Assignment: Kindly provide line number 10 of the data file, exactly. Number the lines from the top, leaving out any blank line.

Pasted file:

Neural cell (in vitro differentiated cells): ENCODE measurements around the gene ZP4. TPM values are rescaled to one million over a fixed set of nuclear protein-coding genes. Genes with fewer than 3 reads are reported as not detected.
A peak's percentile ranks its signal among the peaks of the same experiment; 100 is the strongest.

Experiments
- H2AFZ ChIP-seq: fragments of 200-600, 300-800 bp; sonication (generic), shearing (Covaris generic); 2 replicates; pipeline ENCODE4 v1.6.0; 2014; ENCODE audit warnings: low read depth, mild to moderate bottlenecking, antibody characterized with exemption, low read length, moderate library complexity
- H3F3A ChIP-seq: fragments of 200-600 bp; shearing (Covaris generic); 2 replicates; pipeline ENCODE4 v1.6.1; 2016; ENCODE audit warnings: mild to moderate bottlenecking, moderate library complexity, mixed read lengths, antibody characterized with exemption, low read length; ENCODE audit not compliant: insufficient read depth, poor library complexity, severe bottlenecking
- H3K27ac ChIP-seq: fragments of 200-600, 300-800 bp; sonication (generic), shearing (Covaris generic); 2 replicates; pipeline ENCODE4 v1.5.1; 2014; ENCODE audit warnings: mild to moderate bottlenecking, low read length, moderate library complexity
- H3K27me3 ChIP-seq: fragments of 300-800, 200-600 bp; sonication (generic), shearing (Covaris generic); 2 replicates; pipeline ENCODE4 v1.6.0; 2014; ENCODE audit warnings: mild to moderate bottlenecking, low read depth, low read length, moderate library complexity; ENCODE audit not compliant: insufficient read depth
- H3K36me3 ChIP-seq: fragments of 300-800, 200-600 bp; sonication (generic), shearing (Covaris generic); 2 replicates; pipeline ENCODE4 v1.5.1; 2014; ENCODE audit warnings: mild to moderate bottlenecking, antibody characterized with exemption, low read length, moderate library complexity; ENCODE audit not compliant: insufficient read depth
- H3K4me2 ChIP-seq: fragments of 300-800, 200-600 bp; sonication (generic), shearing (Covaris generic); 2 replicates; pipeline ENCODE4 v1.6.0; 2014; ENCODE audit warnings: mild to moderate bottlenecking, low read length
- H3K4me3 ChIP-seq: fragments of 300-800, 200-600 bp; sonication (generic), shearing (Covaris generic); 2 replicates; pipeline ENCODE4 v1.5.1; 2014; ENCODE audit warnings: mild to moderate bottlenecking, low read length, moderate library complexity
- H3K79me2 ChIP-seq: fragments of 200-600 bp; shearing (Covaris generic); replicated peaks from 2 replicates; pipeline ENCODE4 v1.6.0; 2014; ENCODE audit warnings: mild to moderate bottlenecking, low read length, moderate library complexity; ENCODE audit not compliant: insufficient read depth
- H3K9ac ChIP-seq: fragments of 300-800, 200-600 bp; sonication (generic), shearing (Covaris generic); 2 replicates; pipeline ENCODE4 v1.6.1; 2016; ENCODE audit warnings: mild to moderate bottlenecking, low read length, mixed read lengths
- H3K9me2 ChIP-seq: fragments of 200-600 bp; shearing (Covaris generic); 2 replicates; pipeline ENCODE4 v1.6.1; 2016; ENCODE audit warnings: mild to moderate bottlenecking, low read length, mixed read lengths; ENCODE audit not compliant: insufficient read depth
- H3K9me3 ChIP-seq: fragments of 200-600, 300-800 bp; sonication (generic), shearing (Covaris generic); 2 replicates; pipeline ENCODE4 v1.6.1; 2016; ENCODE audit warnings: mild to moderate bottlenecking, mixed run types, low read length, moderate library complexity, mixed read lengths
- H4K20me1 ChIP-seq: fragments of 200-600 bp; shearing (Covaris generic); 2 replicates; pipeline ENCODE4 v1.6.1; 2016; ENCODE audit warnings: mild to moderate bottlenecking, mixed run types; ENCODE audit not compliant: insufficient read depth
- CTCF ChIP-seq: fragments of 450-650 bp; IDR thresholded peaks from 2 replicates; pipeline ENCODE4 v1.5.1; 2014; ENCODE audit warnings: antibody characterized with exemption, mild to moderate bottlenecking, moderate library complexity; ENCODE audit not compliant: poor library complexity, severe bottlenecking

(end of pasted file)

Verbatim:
- H3K4me3 ChIP-seq: fragments of 300-800, 200-600 bp; sonication (generic), shearing (Covaris generic); 2 replicates; pipeline ENCODE4 v1.5.1; 2014; ENCODE audit warnings: mild to moderate bottlenecking, low read length, moderate library complexity